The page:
Why Alonso can win with Honda at Indy but not in F1
Honda underestimated F1's silly hybrid technology. In the future cars will be 100% electric and all that silly hybrid technology F1 has on its cars goes away sans the kinetic energy recovery system when a car brakes. But manufacturers already have that. IndyCar has the right formula
If somebody who only follows Formula One or IndyCar turned on one of the other series’ races, they probably would be shocked to see Honda running at the opposite end of the field. But if you look at the Japanese manufacturer’s current situation in each series, the dichotomy becomes a bit more understandable.
Although IndyCar and F1 are two of the top single-seater series in the world, the racers used in each are very different, with F1 cars pushing the envelope more in terms of technology. Both categories use V-6 engines that are turbocharged -- one turbo in F1 and two in IndyCar -- though that’s about where the similarities end. In addition to forced induction, F1’s internal combustion engines have their power outputs boosted by complex hybrid systems, which have proven to be Honda’s undoing.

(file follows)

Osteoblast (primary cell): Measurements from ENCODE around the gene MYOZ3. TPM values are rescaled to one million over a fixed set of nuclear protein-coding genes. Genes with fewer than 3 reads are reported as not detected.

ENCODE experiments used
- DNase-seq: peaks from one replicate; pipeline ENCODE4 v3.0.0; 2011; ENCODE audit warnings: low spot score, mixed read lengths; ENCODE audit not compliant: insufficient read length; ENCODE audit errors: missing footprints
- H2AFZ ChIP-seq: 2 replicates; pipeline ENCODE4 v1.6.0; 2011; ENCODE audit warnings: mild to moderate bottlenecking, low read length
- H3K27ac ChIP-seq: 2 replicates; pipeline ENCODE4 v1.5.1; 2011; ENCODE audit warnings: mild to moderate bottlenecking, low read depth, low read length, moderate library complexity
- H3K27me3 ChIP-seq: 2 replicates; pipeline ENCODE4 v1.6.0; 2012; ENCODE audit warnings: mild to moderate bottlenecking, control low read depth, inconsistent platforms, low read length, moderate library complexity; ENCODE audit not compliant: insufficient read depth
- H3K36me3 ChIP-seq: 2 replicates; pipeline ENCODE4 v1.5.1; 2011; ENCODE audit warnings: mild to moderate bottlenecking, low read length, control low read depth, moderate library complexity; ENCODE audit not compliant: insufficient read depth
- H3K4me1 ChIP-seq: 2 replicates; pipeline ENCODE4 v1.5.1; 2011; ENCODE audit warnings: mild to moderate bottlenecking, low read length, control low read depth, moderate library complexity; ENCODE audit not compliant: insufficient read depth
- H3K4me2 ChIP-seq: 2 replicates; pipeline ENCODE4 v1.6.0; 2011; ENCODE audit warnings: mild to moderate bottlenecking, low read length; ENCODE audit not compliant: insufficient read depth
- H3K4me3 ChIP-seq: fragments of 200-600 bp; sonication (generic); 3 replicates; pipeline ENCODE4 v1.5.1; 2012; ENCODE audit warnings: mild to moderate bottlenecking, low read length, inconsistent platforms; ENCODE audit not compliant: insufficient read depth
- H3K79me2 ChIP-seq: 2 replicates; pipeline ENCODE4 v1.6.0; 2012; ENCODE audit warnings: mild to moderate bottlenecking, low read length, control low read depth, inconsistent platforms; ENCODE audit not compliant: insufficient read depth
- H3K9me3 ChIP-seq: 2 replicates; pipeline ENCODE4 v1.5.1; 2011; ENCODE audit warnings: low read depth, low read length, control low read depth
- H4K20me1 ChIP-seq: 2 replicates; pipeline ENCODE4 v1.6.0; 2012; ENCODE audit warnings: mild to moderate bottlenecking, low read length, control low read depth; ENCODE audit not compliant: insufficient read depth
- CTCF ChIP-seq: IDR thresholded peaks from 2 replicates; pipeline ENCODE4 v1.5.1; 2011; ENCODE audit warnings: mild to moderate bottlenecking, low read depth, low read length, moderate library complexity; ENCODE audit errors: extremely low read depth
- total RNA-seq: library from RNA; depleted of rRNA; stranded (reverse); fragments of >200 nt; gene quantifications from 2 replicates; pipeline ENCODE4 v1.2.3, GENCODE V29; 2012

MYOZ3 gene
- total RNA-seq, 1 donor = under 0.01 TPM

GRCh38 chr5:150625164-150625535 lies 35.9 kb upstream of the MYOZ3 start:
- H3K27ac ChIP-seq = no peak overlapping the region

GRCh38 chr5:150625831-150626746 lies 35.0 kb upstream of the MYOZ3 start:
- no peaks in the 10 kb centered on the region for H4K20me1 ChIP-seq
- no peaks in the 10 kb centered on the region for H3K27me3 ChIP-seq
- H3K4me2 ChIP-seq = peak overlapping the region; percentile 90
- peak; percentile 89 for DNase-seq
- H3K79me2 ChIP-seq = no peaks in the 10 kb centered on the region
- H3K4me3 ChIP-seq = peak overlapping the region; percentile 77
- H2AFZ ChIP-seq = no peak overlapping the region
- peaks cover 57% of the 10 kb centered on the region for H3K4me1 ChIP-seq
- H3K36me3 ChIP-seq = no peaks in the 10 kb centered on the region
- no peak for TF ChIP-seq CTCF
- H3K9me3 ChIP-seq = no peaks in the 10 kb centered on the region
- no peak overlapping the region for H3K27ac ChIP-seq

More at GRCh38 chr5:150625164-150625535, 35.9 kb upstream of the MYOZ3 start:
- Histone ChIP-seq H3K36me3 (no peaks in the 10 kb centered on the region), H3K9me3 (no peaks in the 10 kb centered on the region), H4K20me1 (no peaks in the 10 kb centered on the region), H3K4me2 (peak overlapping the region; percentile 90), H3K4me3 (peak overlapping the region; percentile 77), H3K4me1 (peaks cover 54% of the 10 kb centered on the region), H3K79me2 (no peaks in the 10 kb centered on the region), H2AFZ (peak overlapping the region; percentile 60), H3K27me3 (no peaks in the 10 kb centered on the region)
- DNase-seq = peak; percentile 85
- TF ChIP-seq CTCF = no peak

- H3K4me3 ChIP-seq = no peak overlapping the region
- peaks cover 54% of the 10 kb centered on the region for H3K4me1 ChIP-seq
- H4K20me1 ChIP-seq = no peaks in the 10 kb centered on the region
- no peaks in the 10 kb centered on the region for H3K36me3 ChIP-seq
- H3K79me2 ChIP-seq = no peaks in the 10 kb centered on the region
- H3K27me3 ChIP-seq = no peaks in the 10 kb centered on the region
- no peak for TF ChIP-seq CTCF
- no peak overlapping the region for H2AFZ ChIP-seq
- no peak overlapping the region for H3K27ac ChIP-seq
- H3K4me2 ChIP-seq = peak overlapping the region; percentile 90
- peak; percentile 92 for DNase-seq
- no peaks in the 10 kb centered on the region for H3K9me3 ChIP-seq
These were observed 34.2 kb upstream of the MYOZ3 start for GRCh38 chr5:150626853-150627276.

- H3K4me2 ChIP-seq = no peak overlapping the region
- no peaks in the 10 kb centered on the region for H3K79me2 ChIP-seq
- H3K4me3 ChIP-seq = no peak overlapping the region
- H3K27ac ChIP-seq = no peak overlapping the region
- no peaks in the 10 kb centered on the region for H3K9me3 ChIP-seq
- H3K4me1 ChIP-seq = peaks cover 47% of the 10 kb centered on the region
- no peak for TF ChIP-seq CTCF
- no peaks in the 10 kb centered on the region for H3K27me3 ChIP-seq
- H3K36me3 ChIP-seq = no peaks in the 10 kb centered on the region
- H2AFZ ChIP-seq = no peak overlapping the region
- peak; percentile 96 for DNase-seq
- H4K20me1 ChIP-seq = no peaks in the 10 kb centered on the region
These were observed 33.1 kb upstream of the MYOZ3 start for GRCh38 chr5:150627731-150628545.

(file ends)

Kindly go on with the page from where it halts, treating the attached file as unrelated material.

When Honda returned to F1 in 2015, the sport was in its second year of the hybrid era, so it encountered many of the growing pains that other manufacturers -- save Mercedes -- experienced in 2014. Its power unit also was packaged such that it struggled with cooling, and therefore couldn’t deploy all of its electric power down the straights. To add to its problems, the errors it made in year one of the revived McLaren-Honda partnership were only compounded by F1’s engine token system, which limited development.
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